3 Traits to Help Women Succeed in a Male-Dominated Workplace
by Michele Wade, on May 19, 2020 10:18:00 AM
Characteristics that are often associated with men – such as aggression, competition and decisiveness – are frequently rewarded in today’s workplace. While such behavior might go against their natural instincts, women might need to step outside their comfort zone to succeed in a male-dominant work environment.
Valerie Alexander, CEO of Goalkeeper, author and keynote at Women In Trucking’s 2017 Accelerate! Conference, suggests that women adopt these three traits to help level the playing field:
1. Make quick decisions.
Men typically make decisions quickly and confidently without second guessing themselves. Women, on the other hand, are more inclined to think things through in order to make the best decision — weighing options, seeking others’ opinions, etc. While making the right decision is important, making a fast decision might be even more valuable in today’s workplace, Alexander argues.
When a client or one of your superiors comes to you with a question, do a quick risk analysis and give them what you believe to be the best answer. “If you’re a woman and 80 percent sure you’re right, you’re right!” she predicts. Your quick response will demonstrate self-assurance and expertise and help to earn their respect. After they’ve left, check to be sure you’re right. If you’re wrong, simply go back to them with a counter-solution.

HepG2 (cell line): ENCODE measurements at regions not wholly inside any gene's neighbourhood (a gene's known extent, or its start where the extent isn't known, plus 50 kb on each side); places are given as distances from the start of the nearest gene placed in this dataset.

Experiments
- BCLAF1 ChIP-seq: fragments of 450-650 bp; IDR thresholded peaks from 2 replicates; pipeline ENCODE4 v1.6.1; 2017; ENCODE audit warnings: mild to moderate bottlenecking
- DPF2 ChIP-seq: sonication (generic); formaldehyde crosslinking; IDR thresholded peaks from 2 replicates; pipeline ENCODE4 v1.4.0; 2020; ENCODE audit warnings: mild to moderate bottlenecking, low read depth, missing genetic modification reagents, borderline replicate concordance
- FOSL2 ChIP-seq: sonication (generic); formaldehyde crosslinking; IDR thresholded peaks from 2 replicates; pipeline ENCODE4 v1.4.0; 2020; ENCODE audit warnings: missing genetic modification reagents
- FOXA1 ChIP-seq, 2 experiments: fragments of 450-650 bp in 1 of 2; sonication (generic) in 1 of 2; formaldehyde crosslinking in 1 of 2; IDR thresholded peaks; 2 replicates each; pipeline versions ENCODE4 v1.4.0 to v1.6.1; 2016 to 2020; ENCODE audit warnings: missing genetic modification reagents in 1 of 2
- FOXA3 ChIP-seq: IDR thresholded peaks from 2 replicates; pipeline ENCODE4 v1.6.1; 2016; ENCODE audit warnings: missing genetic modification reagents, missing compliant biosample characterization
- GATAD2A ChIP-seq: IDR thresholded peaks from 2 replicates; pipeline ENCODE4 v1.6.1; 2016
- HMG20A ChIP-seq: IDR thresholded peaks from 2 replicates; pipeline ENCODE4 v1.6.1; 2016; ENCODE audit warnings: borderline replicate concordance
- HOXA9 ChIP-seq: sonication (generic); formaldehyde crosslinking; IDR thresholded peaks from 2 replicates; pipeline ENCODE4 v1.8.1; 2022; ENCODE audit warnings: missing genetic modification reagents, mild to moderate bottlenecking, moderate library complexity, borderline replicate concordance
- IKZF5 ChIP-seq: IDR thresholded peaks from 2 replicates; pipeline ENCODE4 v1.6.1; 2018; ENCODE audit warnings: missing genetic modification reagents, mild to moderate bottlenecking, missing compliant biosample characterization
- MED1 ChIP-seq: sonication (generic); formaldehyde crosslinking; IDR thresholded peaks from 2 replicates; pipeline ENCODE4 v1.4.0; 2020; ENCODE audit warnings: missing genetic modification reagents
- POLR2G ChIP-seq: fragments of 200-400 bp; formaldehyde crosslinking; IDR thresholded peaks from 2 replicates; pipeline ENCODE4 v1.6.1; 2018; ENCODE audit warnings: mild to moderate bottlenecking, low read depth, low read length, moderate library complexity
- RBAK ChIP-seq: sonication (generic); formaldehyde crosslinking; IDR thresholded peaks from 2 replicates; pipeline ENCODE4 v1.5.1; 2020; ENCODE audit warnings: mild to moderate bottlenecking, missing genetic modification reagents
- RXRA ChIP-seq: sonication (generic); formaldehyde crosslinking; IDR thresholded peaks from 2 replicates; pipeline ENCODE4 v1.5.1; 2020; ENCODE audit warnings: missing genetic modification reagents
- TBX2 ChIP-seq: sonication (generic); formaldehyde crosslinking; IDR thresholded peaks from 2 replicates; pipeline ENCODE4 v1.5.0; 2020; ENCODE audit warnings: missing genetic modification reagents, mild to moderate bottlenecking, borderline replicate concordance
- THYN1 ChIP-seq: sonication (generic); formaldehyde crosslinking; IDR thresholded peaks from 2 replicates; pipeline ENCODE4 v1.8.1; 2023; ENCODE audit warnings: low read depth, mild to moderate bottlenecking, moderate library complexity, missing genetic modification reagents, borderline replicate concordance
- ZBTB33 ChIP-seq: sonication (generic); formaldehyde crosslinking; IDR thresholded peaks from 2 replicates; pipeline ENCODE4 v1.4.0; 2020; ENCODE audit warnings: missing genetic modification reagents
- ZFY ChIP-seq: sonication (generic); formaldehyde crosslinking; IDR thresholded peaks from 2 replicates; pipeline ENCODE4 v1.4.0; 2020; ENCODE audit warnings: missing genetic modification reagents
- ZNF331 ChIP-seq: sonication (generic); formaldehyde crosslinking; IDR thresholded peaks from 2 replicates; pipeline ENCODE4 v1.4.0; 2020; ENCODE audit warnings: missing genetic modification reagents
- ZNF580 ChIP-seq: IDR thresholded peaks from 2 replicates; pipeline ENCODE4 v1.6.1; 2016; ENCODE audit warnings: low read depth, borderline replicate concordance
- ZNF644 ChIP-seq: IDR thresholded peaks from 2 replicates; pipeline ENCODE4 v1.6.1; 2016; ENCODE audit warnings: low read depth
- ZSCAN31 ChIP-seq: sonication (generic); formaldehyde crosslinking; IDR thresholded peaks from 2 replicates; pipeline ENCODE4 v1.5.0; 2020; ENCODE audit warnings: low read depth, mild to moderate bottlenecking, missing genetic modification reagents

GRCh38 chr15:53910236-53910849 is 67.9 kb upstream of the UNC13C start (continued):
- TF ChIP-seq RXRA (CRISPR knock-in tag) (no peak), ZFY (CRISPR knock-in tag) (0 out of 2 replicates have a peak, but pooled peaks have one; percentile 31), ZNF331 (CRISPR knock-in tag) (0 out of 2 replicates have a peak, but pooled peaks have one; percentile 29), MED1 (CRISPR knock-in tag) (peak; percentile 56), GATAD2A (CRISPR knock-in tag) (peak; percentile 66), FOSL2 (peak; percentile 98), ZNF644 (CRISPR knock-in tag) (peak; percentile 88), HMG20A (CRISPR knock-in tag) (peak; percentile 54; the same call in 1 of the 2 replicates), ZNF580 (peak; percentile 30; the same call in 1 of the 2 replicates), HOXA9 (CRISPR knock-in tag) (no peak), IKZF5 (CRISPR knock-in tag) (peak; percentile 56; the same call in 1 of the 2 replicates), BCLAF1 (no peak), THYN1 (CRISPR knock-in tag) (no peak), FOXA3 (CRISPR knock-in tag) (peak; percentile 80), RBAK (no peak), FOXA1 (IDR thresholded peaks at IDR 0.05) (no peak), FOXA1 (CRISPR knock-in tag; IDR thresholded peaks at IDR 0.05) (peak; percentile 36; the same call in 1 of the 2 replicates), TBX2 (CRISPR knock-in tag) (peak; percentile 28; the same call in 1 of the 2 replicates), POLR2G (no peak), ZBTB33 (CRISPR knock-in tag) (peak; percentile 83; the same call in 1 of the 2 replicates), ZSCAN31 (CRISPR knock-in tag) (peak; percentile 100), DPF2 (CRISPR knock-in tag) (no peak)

2. Speak the language of success.
Men usually state their positions with confidence and authority whereas women often introduce their ideas with comments such as “I might be wrong but” or “Would everyone agree?”
Since confidence and competence are viewed interchangeably in the workplace, Alexander encourages women to reframe their comments. Start by saying, “Here’s what I think.” Pause to get everyone’s attention, then add, “and I’d like to discuss it before we move on.” To build your credibility even further, present your idea clearly and concisely — in 10 words or less.
3. Understand hierarchical structures.
In today’s corporate world, there’s usually a clear chain of command. It’s important to understand – and own – your place in the hierarchy, Alexander argues. While men excel at this, women often take on work that’s not their job or below their status to help out or just get the job done.
“Know the exact functions and expectations of your job, and only go outside of those if it is going to advance your career, increase your skills or move you up the ladder,” Alexander recommends.
Put these three tips in practice to help advance your career today. For more insights, check out Alexander’s book, How Women Can Succeed in the Workplace (Despite Having “Female Brains”).
This article was originally featured in Edition 3 of 2018 in our official magazine, Redefining The Road.
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